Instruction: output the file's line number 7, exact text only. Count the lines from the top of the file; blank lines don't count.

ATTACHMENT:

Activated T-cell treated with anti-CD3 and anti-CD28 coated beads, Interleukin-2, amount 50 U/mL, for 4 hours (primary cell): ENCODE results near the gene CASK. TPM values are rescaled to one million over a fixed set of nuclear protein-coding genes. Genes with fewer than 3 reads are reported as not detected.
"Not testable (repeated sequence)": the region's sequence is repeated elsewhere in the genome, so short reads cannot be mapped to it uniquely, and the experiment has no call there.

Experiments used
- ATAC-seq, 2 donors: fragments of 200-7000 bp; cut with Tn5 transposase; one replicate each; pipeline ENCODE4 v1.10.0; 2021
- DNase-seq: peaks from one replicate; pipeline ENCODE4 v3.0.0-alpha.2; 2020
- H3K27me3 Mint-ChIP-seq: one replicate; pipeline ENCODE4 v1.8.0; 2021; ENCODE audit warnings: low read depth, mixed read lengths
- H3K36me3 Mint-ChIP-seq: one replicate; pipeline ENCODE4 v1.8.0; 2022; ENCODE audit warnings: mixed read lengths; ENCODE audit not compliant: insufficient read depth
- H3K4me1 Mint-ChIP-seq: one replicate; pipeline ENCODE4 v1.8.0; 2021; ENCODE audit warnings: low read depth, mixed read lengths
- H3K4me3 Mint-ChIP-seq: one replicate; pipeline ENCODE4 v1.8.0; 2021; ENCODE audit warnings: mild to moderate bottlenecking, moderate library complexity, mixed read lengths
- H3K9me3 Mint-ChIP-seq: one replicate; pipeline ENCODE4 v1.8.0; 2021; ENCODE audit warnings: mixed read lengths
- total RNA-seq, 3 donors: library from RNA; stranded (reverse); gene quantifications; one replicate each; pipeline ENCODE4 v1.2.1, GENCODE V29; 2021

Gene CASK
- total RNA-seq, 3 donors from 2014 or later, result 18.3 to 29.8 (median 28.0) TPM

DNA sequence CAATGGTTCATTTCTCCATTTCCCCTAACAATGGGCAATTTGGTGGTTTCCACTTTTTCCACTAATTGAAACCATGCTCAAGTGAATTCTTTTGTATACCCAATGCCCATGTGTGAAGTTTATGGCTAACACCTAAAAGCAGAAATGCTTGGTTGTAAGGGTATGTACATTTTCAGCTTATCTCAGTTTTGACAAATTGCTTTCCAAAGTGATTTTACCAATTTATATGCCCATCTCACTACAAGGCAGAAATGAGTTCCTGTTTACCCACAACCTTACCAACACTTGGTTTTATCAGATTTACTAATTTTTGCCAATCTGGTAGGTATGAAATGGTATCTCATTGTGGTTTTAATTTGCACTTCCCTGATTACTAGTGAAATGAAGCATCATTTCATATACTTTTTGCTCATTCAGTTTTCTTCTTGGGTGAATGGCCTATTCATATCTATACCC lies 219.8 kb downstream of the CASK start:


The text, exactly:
- H3K36me3 Mint-ChIP-seq: one replicate; pipeline ENCODE4 v1.8.0; 2022; ENCODE audit warnings: mixed read lengths; ENCODE audit not compliant: insufficient read depth